Published: 22 January 2005
A survey by the Boston Consulting Group in the US has found “new luxury” shopping has become a major force â€“ worth $US450 billion in 2003, $US525 billion last year and probably worth $US1 trillion in 5 years. The term comes with capital letters to distinguish it from goods which are merely new & luxurious.
The research was presented to the National Retail Federation this week by Boston senior partner Michael Silverstein, co-author of Trading up: Why consumers want new luxury goods — and how companies create them (Portfolio, January 2005), a new edition of the best-selling 2003 book.
“The phenomenon is, in part, a result of middle-market consumers’ increasing, and now entrenched, pattern of â€˜trading up’ & â€˜trading down’ in order to acquire & enjoy New Luxury goods that matter to them.
“A consumer might buy grocery staples at Wal-Mart and sports clothes at Target in order to afford other goods that cost 200% more than average ones but have real technical benefits that satisfy emotional needs. These New Luxury items range from entry-level BMW cars, esoteric teas & Coach bags to spa vacations.
“New Luxury is affecting – and disrupting – just about every category. Each consumer has her own personal calculator to help her trade up in a few categories and trade down in others. Everyone does it in her or his own way,” Mr Silverstein said.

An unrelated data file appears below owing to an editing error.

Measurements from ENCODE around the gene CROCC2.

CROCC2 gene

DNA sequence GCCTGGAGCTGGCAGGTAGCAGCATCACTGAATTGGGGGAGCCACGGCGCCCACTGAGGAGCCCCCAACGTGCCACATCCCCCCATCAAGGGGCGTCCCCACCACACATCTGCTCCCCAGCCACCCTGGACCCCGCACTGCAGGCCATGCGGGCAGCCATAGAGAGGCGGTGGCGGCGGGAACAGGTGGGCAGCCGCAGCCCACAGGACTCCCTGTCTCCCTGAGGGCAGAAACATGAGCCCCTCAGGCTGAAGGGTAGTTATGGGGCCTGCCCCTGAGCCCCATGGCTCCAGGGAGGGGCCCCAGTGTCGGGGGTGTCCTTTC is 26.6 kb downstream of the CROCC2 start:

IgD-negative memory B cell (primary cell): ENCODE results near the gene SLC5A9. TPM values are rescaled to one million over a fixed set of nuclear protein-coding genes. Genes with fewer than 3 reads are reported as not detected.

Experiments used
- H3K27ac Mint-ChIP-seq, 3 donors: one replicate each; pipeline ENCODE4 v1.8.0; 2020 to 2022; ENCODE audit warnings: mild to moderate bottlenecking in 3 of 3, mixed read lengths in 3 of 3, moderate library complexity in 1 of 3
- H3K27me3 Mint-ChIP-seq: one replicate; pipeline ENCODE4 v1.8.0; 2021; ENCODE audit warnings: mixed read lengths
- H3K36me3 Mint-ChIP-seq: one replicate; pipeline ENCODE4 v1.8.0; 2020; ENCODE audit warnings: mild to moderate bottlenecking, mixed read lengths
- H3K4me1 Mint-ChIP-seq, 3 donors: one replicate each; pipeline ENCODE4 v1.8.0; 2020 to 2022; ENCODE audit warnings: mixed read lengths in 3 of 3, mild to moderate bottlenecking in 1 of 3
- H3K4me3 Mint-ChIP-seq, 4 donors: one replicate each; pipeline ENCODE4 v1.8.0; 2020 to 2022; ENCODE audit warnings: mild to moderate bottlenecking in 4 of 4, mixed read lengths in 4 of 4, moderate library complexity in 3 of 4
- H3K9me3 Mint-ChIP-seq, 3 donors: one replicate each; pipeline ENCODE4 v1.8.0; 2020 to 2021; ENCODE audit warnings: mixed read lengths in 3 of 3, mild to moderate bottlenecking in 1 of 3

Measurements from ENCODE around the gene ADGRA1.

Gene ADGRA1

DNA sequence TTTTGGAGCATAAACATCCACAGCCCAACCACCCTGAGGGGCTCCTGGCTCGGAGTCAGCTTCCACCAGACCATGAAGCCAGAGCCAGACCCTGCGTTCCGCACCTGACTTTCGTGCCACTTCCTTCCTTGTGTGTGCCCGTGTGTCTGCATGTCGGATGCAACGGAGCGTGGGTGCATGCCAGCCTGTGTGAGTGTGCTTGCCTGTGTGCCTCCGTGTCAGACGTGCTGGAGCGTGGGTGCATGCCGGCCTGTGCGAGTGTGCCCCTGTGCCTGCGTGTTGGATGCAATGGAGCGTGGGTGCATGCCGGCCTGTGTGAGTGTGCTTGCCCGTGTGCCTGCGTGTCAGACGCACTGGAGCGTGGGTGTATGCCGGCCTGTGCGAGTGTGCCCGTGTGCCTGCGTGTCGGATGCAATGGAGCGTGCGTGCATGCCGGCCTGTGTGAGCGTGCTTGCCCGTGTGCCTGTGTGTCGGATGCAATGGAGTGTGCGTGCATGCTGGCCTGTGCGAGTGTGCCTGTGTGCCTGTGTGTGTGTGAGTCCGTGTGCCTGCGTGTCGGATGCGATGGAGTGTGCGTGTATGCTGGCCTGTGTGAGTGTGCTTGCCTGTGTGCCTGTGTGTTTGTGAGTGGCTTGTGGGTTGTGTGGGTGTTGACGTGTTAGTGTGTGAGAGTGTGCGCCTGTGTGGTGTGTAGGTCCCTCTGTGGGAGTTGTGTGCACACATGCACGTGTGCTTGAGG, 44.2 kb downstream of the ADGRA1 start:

“The upshot is that the traditional mass market category will hollow out: Growth will be, nearly exclusively, in the New Luxury end and in the low-price, value end of the consumer market.”
Travel, spending on the home, cars & dining were the leading New Luxury categories in 2004.
Mr Silverstein calculated that New Luxury goods accounted for 20% of unit sales, but 40% of dollar volume & 60% of profits in the affected categories.
“Take a look at the pet food segment. Premium players, like Diamond Dog Food, account for a quarter of the segment’s sales but more than half of its profits. New Luxury is the one place where strong volume & exceptional margins can converge.”
He said many traditional mass market players lacked the insight, conviction & ability to capitalise on trading up & down.
Website: Boston Consulting Group